Heavy Industry and its Environmental Impact in Northern Hungary between 1950 and 1980


This article aims to tell the 'pre-history' of the environmental movements in East-Central Europe with a special regard to Hungary and its primary industrial region, the Borsodi Basin in the Sajó river valley.
Soon after the communist takeover, the Borsodi Basin was designated as one of the new Stalinist industrial centres in Hungary. The First Five Year Plan (1950-4) treated the geographical axis of Ózd and Miskolc as a top economic priority. Heavy industrial investment continued after 1956, and the Borsodi Basin, including the towns of Miskolc, Ózd, Kazincbarcika, Sajószentpéter and Leninváros, emerged as fortress of both old coal, and new natural gas/oil based production centres, second only to Budapest.
The Borsodi case was not internationally unique. Rather the contrary, what Borsod witnessed was a stereotypical vicious circle of industrialization, urbanization, water shortage, water supply extension, increasing water pollution, expensive water cleaning projects, which have changed many European industrial areas since the eighteenth century.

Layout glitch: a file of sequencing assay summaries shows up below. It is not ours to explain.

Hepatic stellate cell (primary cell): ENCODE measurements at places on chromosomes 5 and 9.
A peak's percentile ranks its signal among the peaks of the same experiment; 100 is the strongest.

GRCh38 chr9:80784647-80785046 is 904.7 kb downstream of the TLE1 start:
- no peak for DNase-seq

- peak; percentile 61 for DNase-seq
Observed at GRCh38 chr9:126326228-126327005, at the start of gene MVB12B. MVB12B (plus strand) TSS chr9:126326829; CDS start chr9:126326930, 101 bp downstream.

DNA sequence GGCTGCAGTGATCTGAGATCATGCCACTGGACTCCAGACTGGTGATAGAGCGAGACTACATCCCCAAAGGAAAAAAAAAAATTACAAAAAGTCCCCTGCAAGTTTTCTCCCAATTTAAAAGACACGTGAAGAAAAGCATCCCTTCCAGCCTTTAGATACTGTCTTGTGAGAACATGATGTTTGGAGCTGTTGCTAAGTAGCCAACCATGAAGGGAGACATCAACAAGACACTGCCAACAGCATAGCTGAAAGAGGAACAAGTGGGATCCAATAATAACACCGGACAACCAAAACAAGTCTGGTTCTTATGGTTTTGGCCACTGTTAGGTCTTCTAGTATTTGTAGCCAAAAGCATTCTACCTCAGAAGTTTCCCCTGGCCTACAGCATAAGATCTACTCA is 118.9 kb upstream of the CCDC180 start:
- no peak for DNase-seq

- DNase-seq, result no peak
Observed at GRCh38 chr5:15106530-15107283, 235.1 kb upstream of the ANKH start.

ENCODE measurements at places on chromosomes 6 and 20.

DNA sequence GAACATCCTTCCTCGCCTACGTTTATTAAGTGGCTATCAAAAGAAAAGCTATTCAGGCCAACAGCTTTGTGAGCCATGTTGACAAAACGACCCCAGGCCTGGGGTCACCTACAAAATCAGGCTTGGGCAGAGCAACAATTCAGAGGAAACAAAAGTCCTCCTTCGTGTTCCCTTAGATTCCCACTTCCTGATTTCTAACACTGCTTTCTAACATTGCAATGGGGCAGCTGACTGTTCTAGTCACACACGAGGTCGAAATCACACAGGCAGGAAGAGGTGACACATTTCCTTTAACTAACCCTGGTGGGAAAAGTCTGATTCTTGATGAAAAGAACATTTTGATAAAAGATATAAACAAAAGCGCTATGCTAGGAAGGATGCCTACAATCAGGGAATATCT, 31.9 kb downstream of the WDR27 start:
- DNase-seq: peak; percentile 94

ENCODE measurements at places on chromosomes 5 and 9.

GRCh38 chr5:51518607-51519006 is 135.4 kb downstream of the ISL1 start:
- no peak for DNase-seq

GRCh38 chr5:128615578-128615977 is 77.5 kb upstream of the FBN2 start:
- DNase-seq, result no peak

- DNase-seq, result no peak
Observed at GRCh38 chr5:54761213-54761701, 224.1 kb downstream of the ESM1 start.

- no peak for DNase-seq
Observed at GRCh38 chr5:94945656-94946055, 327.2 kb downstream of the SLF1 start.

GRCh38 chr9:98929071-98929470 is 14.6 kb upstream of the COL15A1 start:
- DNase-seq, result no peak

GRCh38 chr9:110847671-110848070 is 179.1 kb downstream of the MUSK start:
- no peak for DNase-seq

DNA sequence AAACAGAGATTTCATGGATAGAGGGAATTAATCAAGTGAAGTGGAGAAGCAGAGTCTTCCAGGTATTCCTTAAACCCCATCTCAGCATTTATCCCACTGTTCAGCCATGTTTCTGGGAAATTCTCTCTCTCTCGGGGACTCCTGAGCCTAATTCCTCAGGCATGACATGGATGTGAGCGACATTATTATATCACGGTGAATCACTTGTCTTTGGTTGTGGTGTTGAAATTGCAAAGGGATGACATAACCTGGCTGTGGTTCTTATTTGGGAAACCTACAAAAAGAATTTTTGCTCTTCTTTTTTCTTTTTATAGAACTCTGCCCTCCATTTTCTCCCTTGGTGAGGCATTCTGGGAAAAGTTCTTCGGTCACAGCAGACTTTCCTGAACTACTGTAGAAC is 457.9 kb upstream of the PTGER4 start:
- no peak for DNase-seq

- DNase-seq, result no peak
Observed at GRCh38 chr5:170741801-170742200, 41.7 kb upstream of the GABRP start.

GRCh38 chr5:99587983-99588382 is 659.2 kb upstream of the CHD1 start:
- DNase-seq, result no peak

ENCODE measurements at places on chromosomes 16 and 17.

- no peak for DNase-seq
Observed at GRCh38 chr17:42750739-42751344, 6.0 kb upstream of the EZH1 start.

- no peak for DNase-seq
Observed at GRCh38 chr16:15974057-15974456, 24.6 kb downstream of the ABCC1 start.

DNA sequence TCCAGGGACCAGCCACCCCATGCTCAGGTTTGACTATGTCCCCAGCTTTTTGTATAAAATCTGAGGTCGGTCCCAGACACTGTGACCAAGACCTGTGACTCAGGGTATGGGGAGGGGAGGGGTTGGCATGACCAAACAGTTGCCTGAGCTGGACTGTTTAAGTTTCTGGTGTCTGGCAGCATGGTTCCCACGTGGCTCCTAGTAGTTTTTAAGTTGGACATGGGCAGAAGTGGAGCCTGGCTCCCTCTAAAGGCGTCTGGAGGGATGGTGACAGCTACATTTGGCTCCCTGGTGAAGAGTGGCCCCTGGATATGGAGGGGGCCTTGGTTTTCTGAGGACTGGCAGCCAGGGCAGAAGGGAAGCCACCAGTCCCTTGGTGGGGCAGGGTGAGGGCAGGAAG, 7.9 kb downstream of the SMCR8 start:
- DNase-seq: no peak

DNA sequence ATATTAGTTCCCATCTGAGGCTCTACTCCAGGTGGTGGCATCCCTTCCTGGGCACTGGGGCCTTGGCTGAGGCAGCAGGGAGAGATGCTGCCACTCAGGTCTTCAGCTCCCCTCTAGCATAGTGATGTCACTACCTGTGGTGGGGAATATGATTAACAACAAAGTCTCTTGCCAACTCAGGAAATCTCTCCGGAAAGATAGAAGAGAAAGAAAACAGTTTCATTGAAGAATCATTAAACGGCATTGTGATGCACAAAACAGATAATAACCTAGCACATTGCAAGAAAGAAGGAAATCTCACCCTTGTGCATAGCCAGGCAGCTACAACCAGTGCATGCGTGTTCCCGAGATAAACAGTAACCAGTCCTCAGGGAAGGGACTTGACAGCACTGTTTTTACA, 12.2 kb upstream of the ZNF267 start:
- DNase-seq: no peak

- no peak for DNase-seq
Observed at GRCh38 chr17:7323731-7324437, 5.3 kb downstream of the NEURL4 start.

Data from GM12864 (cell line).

During the 1960s and 1970s the dominance of iron, and steel manufacturing was contested by emerging thermoplastic and petrochemical production in Borsod. New chemical factories represented an internationally competitive branch of industry in the European context, but also released significantly more harmful and larger amount of wastewater than the iron, and steel works. To control industrial wastewater discharges on a larger scale, the Hungarian state tightened its ambiguous and inefficient wastewater fine system in 1968.
During the 1970s, the Hungarian wastewater fine system, combined with economical industrial investments, and end-of-pipe technologies was able to significantly reduce energy needs, and the amount of wastewater discharged per production ton. Simultaneously, the state facilitated the individual environmental concern of citizens within controlled spheres of society. Professional and social debates over water issues widened rapidly after 1956. With escalating water pollution issues the water quality of the Sajó River and its tributaries were put into the limelight of professional and public concern in Borsod from the end of the 1950s.